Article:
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Thursday, Nov. 13, 2008
ASEAN JOURNALIST SYMPOSIUM
Japan's help sought to protect environment from development
Rapid growth and urbanization have caused serious environmental and energy problems in some Southeast Asian economies, and expectations are high for Japan to provide models and technologies to support sustainable development at affordable costs, the journalists told the Oct. 30 symposium.
Evi Mariani, a reporter for The Jakarta Post, said megadevelopment projects in the Indonesian capital have often been carried out at the expense of the environment.
"Many Southeast Asian cities like Jakarta have been propelled into something like urban competition, with cities vying for regional shoppers, travelers and multinational firms seeking to locate their regional headquarters," Mariani said.
Environmental sustainability has been neglected as Jakarta proceeded with development projects like construction of business districts and cultural centers as well as land reclamation, she charged.
Urbanization has created problems ranging from housing shortages, traffic jams and frequent floods to air and groundwater pollution, Mariani told the audience. Shopping malls and office buildings meant more jobs and investments but also resulted in untreated wastewater going directly into the sea through rivers while exploitation of cheap groundwater by these facilities has led to land subsidence, she said.
About 1,500 new motorcycles and 500 cars are registered every day in Jakarta, causing heavy traffic congestion and air pollution, Mariani said. Public transportation is inconvenient for commuters because of poor management and the number of vehicles is expected to continue increasing for years, she added.
Mariani said Indonesia is entering an era "where we are energy thirsty and technology thirsty." The energy crisis is "a reality" in Indonesia, and since the country needs energy to grow, it needs technologies to achieve energy-efficient and environment-friendly growth, she said.
The environment has also become a serious issue in Vietnam amid fast growth and urbanization, said Trinh Thanh Thuy, deputy editor-in-chief of Viet Nam News.
Rapid economic growth of more than 7 percent annually over the past five years has led to pollution and put strains on the country's natural resources, Thuy said.
The agriculture sector contributes about 24 percent of Vietnam's GDP and accounts for roughly 60 percent of jobs but is also having a negative environmental impact due to uncontrolled use of fertilizers and pesticides, as well as lax management of untreated waste, she said.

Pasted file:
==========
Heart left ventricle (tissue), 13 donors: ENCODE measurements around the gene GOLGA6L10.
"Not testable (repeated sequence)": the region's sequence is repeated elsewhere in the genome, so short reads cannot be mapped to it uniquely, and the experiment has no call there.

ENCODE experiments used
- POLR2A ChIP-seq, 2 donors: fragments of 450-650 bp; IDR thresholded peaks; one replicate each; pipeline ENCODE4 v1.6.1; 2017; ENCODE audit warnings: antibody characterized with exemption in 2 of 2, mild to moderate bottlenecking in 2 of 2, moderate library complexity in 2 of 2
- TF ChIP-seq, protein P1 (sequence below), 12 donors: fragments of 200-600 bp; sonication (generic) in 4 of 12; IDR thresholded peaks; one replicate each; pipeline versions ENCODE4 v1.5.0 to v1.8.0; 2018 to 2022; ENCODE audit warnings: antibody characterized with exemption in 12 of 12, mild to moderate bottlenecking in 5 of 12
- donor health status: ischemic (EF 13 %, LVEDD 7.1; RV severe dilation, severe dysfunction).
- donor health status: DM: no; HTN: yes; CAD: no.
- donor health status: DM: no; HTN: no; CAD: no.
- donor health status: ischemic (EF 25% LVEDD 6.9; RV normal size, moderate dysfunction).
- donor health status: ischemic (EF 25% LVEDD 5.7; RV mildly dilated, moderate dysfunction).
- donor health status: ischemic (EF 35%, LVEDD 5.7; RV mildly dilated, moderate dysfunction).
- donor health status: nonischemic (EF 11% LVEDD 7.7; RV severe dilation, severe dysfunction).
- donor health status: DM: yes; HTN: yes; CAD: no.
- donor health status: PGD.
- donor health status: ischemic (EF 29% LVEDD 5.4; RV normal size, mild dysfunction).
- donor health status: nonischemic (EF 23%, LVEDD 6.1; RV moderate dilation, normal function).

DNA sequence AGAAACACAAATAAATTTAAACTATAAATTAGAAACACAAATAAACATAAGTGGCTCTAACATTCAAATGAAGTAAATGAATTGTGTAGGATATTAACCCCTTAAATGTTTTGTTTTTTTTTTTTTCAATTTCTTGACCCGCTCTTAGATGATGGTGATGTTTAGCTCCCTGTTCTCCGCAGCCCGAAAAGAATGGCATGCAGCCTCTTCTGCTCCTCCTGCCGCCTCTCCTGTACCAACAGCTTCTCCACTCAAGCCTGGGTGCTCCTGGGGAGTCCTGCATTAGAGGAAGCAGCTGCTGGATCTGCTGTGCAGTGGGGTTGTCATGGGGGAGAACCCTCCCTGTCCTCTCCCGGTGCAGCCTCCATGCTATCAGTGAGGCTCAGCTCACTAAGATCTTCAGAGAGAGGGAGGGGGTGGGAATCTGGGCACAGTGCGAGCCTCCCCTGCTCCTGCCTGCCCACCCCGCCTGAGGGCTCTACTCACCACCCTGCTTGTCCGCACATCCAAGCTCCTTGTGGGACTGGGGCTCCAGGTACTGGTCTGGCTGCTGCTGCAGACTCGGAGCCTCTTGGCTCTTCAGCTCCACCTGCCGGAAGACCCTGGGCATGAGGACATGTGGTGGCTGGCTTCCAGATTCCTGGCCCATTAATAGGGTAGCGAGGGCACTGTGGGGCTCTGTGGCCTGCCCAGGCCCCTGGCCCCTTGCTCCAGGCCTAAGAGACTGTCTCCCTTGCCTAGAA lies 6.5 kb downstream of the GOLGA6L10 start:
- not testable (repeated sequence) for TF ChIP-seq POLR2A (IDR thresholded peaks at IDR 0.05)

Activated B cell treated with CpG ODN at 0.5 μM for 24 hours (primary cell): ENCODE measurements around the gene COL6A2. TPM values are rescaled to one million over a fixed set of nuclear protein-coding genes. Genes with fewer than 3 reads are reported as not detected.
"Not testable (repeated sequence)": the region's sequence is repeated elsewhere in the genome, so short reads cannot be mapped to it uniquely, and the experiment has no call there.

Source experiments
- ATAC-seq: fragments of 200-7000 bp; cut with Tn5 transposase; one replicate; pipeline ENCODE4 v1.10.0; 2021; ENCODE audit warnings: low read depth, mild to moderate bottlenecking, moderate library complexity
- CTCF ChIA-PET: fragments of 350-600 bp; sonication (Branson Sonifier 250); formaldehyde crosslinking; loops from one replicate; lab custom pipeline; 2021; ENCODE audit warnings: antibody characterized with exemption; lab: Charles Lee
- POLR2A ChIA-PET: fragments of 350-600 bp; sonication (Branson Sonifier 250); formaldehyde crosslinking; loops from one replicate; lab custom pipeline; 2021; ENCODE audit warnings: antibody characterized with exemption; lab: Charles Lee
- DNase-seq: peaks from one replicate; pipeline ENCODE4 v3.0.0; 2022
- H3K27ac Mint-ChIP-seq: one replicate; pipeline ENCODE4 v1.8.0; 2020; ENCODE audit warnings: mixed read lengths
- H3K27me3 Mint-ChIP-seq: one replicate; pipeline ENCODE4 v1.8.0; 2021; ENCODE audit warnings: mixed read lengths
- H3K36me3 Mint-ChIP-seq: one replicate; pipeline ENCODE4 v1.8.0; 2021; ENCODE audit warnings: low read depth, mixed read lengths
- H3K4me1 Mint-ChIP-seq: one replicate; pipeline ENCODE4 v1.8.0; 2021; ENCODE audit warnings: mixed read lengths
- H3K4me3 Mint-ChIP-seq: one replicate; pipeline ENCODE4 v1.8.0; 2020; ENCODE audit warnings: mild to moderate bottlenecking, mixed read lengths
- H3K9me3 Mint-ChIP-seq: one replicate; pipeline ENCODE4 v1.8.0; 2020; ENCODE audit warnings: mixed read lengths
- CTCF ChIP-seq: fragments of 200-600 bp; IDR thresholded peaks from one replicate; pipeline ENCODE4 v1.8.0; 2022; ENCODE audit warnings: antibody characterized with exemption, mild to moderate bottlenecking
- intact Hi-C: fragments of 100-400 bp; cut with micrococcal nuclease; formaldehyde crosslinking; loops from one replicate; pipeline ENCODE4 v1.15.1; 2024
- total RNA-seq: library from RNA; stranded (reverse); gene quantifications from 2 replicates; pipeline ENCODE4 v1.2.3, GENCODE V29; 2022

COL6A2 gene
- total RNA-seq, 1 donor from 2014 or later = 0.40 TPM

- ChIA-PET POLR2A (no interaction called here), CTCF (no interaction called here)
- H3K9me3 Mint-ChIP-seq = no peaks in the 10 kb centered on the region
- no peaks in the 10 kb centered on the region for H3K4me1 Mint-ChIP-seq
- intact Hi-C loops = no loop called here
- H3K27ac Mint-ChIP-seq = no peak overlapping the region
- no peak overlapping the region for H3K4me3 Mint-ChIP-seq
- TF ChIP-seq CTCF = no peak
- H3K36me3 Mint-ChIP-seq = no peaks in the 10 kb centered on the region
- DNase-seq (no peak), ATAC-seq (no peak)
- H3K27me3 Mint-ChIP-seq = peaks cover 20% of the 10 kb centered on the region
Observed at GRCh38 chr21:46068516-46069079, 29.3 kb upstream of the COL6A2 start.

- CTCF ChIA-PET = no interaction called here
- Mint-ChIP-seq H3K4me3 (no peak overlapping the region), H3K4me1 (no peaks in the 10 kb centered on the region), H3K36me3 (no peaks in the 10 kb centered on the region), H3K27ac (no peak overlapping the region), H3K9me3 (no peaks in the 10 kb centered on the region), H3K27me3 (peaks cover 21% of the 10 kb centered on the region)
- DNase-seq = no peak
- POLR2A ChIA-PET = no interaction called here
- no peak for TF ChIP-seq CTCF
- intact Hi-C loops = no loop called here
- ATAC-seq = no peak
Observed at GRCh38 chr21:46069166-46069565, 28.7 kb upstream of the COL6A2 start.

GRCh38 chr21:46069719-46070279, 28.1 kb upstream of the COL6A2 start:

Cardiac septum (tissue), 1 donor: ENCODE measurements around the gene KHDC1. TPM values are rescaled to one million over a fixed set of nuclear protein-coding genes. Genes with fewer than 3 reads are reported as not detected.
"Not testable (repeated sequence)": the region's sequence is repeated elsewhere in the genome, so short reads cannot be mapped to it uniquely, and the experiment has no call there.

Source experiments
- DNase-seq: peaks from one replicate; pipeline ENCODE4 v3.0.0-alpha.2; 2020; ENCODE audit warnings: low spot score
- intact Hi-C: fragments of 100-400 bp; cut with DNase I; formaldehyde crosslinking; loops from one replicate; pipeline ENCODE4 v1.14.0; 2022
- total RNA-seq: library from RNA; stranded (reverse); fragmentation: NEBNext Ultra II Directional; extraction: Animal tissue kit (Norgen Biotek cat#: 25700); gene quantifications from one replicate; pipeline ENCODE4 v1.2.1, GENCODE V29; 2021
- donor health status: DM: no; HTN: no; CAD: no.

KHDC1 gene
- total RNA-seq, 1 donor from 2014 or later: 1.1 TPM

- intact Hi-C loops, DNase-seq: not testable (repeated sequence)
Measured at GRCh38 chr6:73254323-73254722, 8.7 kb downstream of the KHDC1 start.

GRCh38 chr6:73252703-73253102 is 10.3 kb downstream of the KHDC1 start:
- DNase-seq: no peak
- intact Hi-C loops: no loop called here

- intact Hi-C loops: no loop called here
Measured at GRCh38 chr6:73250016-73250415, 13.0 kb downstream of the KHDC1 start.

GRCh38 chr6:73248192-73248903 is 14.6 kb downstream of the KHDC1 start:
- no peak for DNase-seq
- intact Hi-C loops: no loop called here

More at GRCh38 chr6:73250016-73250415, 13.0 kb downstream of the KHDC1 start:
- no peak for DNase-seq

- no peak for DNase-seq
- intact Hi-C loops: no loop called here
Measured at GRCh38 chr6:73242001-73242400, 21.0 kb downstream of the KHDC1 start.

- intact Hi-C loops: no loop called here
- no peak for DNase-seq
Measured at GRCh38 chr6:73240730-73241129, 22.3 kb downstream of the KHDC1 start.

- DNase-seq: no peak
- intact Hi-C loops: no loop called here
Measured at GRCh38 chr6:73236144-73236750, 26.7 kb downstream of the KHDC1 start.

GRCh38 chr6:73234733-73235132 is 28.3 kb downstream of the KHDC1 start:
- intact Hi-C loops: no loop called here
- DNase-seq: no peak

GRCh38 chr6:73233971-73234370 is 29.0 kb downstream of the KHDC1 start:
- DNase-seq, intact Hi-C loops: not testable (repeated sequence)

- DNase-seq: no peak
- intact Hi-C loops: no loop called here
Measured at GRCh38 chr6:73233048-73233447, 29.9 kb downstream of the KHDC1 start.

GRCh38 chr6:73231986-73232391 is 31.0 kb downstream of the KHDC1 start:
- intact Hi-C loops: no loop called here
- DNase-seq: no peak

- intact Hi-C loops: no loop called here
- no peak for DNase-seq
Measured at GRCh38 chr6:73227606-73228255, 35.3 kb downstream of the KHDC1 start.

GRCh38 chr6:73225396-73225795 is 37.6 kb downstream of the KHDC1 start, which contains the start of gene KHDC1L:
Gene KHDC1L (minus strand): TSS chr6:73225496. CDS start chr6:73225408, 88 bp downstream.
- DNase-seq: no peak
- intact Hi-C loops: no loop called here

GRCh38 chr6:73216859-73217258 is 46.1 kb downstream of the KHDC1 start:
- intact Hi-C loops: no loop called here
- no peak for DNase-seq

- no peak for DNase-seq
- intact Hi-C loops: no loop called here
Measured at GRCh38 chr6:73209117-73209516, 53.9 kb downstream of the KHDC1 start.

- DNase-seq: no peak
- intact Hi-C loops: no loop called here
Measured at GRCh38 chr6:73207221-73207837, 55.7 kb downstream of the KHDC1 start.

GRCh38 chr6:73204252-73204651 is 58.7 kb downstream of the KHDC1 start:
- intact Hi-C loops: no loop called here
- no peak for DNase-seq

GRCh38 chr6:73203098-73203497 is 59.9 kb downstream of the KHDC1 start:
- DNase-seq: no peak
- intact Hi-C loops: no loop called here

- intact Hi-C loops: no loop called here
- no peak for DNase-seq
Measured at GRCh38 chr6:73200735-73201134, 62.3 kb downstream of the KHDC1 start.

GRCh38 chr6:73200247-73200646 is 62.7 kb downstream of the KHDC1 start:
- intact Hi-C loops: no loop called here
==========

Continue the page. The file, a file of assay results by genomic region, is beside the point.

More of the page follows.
Vietnam's infrastructure and technologies for environmental protection are poor and well below world standards, and some technologies in use date back to the 1960s, she said.
While the legal system for environmental protection has been improved in recent years, and the government has set up action plans and strategies, there are many shortcomings in the implementation due to poor planning and inadequate management capacity, Thuy said.
Thuy expressed hopes for greater cooperation between Japan and ASEAN countries like Vietnam for better environmental protection. Possible areas will include planning, training, technology transfer, and application of effective models in protecting and conserving the environment, she said.
But she also stressed that for developing countries, more emphasis should be placed on low-cost environmental technologies so that they can become more affordable and applicable.
Mariani of The Jakarta Post also emphasized that eco-friendly and energy-saving technologies such as solar power are still too expensive for many developing economies.
"We cannot afford solar panels, so in coming years we will need fossil fuels for energy," Mariani said, expressing hopes that technological advances by Japanese firms in renewable energy like solar and wind power would make them more affordable for Southeast Asian countries.
Yasuhiro Goto of the Nikkei business daily said he sees a role for Japan, if, with the U.S. and European economies mired in financial crisis, investments in environmental efforts and measures to deal with climate change are going to be the driving engine of the global economy.